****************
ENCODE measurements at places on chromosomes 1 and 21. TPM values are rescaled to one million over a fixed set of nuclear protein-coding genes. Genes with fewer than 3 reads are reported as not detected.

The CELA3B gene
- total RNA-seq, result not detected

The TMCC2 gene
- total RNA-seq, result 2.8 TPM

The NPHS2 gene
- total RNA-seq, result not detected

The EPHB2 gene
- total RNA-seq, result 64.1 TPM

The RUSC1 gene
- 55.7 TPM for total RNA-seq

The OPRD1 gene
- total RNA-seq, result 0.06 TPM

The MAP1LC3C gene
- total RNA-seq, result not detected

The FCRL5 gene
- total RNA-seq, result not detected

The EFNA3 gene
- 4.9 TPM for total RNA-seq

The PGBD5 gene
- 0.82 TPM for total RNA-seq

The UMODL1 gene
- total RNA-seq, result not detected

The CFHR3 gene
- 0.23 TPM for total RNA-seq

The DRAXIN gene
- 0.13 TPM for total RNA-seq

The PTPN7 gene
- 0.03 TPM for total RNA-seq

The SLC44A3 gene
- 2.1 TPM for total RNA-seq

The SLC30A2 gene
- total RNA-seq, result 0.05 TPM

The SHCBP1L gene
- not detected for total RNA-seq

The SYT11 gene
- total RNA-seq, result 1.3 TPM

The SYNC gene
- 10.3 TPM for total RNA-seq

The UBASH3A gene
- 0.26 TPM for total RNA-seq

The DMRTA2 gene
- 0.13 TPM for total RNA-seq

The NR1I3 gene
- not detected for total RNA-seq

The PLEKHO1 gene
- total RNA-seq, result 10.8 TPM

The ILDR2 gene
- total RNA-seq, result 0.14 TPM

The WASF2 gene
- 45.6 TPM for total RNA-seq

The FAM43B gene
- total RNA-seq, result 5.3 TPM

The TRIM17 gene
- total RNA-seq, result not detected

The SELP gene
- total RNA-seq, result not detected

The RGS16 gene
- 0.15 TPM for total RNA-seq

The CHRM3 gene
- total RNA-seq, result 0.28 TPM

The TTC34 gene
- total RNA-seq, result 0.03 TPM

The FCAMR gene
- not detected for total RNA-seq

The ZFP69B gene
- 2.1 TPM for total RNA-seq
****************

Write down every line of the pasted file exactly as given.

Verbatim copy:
ENCODE measurements at places on chromosomes 1 and 21. TPM values are rescaled to one million over a fixed set of nuclear protein-coding genes. Genes with fewer than 3 reads are reported as not detected.

The CELA3B gene
- total RNA-seq, result not detected

The TMCC2 gene
- total RNA-seq, result 2.8 TPM

The NPHS2 gene
- total RNA-seq, result not detected

The EPHB2 gene
- total RNA-seq, result 64.1 TPM

The RUSC1 gene
- 55.7 TPM for total RNA-seq

The OPRD1 gene
- total RNA-seq, result 0.06 TPM

The MAP1LC3C gene
- total RNA-seq, result not detected

The FCRL5 gene
- total RNA-seq, result not detected

The EFNA3 gene
- 4.9 TPM for total RNA-seq

The PGBD5 gene
- 0.82 TPM for total RNA-seq

The UMODL1 gene
- total RNA-seq, result not detected

The CFHR3 gene
- 0.23 TPM for total RNA-seq

The DRAXIN gene
- 0.13 TPM for total RNA-seq

The PTPN7 gene
- 0.03 TPM for total RNA-seq

The SLC44A3 gene
- 2.1 TPM for total RNA-seq

The SLC30A2 gene
- total RNA-seq, result 0.05 TPM

The SHCBP1L gene
- not detected for total RNA-seq

The SYT11 gene
- total RNA-seq, result 1.3 TPM

The SYNC gene
- 10.3 TPM for total RNA-seq

The UBASH3A gene
- 0.26 TPM for total RNA-seq

The DMRTA2 gene
- 0.13 TPM for total RNA-seq

The NR1I3 gene
- not detected for total RNA-seq

The PLEKHO1 gene
- total RNA-seq, result 10.8 TPM

The ILDR2 gene
- total RNA-seq, result 0.14 TPM

The WASF2 gene
- 45.6 TPM for total RNA-seq

The FAM43B gene
- total RNA-seq, result 5.3 TPM

The TRIM17 gene
- total RNA-seq, result not detected

The SELP gene
- total RNA-seq, result not detected

The RGS16 gene
- 0.15 TPM for total RNA-seq

The CHRM3 gene
- total RNA-seq, result 0.28 TPM

The TTC34 gene
- total RNA-seq, result 0.03 TPM

The FCAMR gene
- not detected for total RNA-seq

The ZFP69B gene
- 2.1 TPM for total RNA-seq